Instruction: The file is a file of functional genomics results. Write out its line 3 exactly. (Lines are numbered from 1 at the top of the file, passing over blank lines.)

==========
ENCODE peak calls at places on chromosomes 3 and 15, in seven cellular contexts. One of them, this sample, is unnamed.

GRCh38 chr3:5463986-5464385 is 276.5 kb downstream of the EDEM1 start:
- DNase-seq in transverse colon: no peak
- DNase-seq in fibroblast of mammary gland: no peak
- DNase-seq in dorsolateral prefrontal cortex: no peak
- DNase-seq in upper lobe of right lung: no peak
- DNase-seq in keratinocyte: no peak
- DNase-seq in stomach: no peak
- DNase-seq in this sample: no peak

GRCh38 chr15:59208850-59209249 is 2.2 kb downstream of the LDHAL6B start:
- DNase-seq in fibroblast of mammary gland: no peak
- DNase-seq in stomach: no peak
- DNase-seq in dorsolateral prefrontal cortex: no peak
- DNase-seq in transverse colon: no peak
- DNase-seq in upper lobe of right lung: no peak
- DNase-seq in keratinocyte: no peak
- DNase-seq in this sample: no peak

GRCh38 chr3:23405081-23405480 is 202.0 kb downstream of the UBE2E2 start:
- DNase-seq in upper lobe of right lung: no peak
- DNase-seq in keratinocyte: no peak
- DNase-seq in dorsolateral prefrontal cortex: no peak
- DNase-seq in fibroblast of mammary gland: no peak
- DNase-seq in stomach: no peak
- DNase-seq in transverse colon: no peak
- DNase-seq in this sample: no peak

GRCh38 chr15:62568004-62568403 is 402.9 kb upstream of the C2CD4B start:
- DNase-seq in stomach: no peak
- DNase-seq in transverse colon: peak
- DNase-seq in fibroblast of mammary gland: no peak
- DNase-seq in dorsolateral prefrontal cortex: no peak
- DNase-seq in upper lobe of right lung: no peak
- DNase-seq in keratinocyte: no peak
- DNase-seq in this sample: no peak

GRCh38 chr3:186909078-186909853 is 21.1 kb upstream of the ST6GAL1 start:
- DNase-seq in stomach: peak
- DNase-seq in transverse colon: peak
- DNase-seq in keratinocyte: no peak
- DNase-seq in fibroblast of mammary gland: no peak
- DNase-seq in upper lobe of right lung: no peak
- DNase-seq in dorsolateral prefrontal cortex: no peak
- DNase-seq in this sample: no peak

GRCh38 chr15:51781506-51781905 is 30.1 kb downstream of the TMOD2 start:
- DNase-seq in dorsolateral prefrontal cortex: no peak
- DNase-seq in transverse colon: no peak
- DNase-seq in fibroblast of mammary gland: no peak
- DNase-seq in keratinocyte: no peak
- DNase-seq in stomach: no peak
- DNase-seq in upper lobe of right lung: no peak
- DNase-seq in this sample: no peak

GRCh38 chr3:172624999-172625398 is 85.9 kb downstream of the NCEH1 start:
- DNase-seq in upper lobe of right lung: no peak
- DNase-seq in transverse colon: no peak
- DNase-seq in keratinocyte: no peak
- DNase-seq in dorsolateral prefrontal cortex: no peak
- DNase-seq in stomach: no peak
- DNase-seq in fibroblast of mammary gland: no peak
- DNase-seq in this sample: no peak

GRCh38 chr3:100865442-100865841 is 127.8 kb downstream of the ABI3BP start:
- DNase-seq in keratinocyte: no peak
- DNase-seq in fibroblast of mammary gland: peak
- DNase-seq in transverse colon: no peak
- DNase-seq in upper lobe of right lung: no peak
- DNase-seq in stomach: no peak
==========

- DNase-seq in transverse colon: no peak